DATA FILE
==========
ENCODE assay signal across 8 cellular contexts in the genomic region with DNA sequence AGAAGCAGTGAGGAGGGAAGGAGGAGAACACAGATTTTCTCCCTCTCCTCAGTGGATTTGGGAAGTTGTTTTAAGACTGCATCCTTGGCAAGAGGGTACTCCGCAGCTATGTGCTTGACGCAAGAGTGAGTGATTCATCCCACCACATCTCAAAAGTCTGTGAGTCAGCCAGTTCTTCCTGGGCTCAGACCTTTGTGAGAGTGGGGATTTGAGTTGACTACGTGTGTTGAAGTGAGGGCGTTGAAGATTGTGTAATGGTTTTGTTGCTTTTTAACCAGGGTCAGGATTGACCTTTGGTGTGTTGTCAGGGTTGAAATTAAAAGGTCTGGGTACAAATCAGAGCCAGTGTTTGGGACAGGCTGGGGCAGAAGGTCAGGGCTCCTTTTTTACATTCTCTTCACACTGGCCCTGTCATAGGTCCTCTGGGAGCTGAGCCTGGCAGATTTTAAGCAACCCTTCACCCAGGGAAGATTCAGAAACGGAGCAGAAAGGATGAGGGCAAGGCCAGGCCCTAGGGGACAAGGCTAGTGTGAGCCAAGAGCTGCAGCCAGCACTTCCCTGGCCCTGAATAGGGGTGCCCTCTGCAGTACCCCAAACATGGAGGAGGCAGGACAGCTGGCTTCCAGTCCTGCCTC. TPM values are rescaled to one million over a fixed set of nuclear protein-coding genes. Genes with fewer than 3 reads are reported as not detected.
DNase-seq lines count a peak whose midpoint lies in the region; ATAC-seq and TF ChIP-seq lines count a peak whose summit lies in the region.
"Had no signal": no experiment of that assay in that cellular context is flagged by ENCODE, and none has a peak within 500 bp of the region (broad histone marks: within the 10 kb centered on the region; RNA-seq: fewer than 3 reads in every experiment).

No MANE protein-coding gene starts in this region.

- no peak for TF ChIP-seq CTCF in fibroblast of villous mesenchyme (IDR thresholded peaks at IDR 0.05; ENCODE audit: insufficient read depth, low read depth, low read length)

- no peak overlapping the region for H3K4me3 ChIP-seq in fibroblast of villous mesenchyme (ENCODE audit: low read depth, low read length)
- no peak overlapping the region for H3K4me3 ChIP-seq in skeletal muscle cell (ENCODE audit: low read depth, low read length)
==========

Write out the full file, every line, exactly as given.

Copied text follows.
ENCODE assay signal across 8 cellular contexts in the genomic region with DNA sequence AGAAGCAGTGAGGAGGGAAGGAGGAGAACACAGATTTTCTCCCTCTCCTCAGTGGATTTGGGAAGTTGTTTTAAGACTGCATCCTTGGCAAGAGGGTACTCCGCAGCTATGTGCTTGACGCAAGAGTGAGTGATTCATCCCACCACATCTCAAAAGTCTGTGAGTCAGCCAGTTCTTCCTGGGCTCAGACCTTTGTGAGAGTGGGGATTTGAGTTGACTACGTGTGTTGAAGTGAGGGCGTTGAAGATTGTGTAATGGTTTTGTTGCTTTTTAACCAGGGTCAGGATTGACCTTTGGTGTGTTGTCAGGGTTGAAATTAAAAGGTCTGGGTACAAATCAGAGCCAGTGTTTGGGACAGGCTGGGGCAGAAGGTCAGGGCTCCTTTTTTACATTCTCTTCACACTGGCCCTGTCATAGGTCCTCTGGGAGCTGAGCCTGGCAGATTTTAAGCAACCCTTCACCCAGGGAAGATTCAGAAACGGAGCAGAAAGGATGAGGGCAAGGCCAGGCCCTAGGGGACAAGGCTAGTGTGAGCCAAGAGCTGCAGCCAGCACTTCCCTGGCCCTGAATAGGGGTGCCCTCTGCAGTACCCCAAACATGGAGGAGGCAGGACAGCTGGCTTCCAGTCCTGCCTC. TPM values are rescaled to one million over a fixed set of nuclear protein-coding genes. Genes with fewer than 3 reads are reported as not detected.
DNase-seq lines count a peak whose midpoint lies in the region; ATAC-seq and TF ChIP-seq lines count a peak whose summit lies in the region.
"Had no signal": no experiment of that assay in that cellular context is flagged by ENCODE, and none has a peak within 500 bp of the region (broad histone marks: within the 10 kb centered on the region; RNA-seq: fewer than 3 reads in every experiment).

No MANE protein-coding gene starts in this region.

- no peak for TF ChIP-seq CTCF in fibroblast of villous mesenchyme (IDR thresholded peaks at IDR 0.05; ENCODE audit: insufficient read depth, low read depth, low read length)

- no peak overlapping the region for H3K4me3 ChIP-seq in fibroblast of villous mesenchyme (ENCODE audit: low read depth, low read length)
- no peak overlapping the region for H3K4me3 ChIP-seq in skeletal muscle cell (ENCODE audit: low read depth, low read length)